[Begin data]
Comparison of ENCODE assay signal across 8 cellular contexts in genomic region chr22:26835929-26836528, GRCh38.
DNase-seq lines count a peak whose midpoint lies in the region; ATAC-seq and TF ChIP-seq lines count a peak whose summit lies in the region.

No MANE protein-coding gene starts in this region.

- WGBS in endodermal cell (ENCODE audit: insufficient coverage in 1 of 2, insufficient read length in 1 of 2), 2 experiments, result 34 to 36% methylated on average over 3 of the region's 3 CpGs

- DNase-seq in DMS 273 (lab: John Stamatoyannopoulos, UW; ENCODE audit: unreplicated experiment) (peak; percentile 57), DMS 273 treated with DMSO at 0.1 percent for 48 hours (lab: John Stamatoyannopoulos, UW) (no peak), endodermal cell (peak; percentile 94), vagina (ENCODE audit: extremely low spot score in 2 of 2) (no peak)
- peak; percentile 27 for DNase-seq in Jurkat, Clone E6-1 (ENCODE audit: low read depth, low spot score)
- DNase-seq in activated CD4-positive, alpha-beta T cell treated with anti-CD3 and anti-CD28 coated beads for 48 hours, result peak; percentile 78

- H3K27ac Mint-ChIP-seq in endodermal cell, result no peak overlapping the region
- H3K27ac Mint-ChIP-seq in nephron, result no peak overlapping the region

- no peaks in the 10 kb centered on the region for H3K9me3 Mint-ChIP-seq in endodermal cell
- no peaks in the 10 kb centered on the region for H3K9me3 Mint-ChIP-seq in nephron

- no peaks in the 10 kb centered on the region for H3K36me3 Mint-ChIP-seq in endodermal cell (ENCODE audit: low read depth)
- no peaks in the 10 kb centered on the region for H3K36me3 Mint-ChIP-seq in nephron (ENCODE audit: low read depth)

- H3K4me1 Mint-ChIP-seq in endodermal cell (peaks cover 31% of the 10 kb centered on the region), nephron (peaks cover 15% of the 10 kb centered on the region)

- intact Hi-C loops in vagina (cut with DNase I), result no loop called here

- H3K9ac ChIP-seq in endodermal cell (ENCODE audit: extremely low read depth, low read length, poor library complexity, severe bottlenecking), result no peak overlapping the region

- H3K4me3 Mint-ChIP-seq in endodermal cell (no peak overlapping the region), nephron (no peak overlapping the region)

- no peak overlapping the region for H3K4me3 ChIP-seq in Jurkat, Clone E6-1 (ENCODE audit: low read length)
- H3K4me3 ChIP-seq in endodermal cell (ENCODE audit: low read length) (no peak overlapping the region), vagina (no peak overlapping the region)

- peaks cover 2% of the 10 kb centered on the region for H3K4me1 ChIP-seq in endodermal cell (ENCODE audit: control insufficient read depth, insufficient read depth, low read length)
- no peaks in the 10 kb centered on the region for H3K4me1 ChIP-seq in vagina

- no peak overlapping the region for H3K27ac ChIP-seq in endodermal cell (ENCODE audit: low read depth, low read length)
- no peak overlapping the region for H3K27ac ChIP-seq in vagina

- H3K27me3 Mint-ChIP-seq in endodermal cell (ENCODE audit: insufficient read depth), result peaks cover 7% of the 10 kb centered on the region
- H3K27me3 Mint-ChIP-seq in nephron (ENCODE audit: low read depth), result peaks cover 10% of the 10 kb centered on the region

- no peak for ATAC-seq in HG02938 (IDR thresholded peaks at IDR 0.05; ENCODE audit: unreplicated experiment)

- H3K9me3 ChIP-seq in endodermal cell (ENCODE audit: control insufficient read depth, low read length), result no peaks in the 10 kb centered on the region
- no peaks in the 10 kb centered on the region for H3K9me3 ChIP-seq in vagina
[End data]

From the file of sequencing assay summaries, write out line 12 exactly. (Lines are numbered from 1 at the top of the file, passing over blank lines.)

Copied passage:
- no peaks in the 10 kb centered on the region for H3K36me3 Mint-ChIP-seq in endodermal cell (ENCODE audit: low read depth)